Are All The Cremated Remains Returned?

With the exception of minute and microscopic particles, which are impossible to remove from the cremation chamber and processing machine, all of the cremated remains are given back to the family.

Do I Need An Urn?

While not required by law, an urn is a simple, beautiful way to hold the remains for a memorial service or for interment in a cemetery. If you decide not to purchase one of our urns, the cremated remains will be returned to you in a temporary container.

Are There Any Special Benefits For Veterans?

We have a special program for veteran’s who pass away in a VA hospital, or a VA-contracted health care facility. We will process the VA benefit and reimburse the family for the cost of our direct cremation fee once the benefit is paid by the VA. Additional fees will apply if the veteran in interred in a veterans’ cemetery.

Is There Any Assistance For Families On Welfare?

It is our policy that no one be denied a proper and dignified cremation due to financial limitations. We offer welfare assistance through our sister company Cremation Society of New Hampshire. If you believe that you may qualify, please review the CSNH policy on assistance. City and town welfare departments provide some financial assistance for deceased residents who are indigent, or whose immediate family members do not have the ability to pay for a cremation.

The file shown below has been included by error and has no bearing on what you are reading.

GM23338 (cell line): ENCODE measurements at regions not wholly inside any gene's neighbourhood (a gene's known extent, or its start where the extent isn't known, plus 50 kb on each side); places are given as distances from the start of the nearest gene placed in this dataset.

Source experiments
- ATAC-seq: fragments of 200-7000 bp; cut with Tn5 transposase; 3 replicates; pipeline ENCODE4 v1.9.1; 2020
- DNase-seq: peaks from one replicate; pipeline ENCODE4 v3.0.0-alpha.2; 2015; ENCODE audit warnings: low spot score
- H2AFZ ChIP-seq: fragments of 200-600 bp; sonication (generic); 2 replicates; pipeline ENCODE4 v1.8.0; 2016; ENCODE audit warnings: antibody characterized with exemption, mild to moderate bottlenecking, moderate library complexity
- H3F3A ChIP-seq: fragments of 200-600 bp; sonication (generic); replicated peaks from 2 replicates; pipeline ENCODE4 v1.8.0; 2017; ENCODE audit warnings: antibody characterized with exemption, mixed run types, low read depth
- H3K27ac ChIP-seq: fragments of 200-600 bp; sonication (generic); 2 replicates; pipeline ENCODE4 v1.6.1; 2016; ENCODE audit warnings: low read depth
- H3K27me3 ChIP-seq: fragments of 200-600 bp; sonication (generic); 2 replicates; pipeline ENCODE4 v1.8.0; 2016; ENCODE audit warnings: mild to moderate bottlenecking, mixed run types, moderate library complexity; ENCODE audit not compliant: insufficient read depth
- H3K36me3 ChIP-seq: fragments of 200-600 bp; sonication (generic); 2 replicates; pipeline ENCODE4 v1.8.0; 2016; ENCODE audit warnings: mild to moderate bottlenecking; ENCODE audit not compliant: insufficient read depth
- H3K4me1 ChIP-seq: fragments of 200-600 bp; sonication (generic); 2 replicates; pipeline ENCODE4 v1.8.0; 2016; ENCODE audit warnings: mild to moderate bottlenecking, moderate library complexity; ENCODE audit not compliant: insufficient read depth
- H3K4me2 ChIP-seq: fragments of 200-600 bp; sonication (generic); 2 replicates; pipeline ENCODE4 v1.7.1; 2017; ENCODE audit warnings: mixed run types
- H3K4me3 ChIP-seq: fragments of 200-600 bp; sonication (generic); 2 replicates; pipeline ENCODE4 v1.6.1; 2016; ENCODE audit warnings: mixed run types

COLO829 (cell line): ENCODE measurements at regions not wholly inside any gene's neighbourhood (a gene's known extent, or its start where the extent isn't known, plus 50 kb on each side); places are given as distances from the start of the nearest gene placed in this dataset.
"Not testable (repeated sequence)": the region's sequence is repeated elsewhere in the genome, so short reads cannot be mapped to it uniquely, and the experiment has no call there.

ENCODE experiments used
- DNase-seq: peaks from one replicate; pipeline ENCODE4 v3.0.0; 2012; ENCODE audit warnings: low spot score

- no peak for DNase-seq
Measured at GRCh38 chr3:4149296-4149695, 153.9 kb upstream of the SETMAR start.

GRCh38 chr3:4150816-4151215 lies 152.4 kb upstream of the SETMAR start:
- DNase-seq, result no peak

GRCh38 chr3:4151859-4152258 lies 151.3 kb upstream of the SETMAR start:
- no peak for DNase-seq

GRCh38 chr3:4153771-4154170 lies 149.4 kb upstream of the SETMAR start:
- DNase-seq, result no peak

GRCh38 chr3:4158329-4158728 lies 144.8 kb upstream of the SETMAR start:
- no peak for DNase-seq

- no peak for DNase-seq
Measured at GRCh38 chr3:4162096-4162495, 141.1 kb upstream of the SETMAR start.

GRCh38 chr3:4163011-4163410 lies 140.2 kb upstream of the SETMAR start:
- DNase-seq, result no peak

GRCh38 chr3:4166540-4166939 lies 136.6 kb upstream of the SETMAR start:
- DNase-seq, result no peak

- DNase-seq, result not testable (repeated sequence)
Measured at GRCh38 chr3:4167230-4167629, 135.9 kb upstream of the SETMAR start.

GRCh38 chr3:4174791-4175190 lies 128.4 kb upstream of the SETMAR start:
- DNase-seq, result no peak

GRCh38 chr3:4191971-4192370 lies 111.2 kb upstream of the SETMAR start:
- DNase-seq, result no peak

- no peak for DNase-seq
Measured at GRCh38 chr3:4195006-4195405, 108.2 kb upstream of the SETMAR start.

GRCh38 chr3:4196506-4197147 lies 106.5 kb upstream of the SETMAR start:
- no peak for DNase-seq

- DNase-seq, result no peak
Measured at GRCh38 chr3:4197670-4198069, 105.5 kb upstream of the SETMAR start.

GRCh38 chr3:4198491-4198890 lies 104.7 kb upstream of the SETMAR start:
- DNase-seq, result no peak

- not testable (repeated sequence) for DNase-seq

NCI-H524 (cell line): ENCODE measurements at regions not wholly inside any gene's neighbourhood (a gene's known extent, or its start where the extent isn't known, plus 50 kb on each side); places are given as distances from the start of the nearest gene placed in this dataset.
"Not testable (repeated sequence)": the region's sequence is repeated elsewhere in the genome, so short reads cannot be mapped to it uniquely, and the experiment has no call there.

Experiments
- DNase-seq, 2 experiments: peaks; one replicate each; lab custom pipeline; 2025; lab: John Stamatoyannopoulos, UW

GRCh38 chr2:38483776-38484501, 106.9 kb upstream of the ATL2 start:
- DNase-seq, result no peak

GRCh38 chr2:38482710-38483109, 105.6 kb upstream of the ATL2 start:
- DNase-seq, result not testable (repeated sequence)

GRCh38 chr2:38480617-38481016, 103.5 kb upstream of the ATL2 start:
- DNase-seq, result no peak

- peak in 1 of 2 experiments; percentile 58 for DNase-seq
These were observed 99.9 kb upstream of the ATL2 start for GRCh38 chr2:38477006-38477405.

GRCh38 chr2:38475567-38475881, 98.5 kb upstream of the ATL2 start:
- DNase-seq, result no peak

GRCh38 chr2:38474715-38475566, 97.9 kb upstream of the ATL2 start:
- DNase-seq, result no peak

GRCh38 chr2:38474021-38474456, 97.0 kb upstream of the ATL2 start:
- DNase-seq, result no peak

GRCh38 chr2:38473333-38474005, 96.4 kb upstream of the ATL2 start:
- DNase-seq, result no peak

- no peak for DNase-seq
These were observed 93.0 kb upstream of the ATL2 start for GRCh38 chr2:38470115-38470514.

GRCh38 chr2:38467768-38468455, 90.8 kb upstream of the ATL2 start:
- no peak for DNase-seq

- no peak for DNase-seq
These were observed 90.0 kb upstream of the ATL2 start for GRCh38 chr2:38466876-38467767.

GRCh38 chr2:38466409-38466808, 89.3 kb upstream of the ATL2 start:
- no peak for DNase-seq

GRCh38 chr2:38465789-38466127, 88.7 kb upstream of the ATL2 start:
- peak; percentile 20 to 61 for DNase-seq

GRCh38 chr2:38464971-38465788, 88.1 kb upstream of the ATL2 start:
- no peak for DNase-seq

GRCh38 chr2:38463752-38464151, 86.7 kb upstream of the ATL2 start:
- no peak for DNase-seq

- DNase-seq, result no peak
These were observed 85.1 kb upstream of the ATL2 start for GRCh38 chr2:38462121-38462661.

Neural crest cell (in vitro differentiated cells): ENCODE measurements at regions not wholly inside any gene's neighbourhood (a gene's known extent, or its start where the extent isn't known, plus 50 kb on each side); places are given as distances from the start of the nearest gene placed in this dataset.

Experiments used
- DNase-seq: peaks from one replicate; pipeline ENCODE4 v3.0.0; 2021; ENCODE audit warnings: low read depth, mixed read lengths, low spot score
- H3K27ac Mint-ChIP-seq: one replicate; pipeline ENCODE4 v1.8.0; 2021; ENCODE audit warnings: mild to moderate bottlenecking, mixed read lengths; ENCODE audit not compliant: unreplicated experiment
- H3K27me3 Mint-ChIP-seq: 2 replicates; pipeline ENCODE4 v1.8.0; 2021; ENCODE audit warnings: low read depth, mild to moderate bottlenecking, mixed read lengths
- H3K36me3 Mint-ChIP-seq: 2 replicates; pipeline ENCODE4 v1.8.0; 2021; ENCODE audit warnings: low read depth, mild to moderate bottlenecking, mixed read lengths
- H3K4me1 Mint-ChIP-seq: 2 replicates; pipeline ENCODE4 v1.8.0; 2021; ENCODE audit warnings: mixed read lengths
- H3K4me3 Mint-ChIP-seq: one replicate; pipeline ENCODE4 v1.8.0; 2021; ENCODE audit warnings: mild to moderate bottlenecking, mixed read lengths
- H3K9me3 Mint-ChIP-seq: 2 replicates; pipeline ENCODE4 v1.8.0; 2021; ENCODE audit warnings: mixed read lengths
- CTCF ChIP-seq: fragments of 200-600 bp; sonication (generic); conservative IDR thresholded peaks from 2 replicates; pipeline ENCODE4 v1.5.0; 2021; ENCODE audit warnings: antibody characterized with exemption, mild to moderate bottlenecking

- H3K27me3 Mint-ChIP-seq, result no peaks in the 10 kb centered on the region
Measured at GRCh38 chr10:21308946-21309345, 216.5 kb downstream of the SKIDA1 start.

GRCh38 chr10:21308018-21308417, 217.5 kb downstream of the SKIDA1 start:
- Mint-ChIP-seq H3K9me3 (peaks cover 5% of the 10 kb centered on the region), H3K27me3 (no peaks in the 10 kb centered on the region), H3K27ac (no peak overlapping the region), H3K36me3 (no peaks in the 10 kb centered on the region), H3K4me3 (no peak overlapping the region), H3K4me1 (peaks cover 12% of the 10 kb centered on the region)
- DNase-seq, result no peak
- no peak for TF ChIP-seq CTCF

Finally, How Much Does Cremation Cost?

Simple cremation without a gathering or service costs $2,245. Memorialization fees including an urn, cemetery charges and a monument would be in addition to these figures. Please refer to our general price  list for our list of packages and the most up-to-date breakdown of costs.

 

Link to Cremation>Services>Pricing

If you have other questions that aren’t answered here, please contact us to start a conversation.

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Memorial Record Packages

Prestige Leather

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This package is a distinctive choice for this hand-tooled and hand-stained genuine split leather and the finest parchtone papers with gold foil and embossing available. Our richly sculptured, gold foiled presentation box contains all the essential stationery items for a service.

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Walnut

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This high-end box set features an inlaid ceramic wood book with coordinated service stationery products, including large size (4.25” x 5.5”) acknowledgement cards. The ceramic tile is decorated with beautiful, full-color art and strikingly bordered with gold leaf. Our richly sculptured, gold foiled presentation box contains all the essential stationery items for a service.

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Beauty and craftsmanship are evident in the hardwood memorial record books. A laser engraved tree encased in a picture frame design on the cover captures the essence of a tree in bloom. The full earth tone colors throughout the interior of this series represents a fall theme. Our richly sculptured, gold foiled presentation box contains all the essential stationery items for a service.